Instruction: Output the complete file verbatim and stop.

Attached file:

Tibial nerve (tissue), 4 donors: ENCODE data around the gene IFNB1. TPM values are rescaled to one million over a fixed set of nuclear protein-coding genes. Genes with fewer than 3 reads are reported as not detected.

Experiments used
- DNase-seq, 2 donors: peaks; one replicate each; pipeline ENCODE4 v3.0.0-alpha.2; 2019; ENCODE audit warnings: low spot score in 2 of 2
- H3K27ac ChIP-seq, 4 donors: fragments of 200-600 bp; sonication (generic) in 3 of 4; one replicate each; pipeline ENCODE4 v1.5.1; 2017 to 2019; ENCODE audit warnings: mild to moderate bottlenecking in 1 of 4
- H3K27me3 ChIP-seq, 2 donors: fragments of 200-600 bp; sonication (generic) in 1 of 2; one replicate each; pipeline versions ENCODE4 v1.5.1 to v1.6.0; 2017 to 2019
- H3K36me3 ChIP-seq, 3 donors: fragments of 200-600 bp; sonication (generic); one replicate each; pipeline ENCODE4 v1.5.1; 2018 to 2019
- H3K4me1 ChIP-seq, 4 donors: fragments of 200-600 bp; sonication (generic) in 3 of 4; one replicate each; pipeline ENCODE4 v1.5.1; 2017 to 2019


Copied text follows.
Tibial nerve (tissue), 4 donors: ENCODE data around the gene IFNB1. TPM values are rescaled to one million over a fixed set of nuclear protein-coding genes. Genes with fewer than 3 reads are reported as not detected.

Experiments used
- DNase-seq, 2 donors: peaks; one replicate each; pipeline ENCODE4 v3.0.0-alpha.2; 2019; ENCODE audit warnings: low spot score in 2 of 2
- H3K27ac ChIP-seq, 4 donors: fragments of 200-600 bp; sonication (generic) in 3 of 4; one replicate each; pipeline ENCODE4 v1.5.1; 2017 to 2019; ENCODE audit warnings: mild to moderate bottlenecking in 1 of 4
- H3K27me3 ChIP-seq, 2 donors: fragments of 200-600 bp; sonication (generic) in 1 of 2; one replicate each; pipeline versions ENCODE4 v1.5.1 to v1.6.0; 2017 to 2019
- H3K36me3 ChIP-seq, 3 donors: fragments of 200-600 bp; sonication (generic); one replicate each; pipeline ENCODE4 v1.5.1; 2018 to 2019
- H3K4me1 ChIP-seq, 4 donors: fragments of 200-600 bp; sonication (generic) in 3 of 4; one replicate each; pipeline ENCODE4 v1.5.1; 2017 to 2019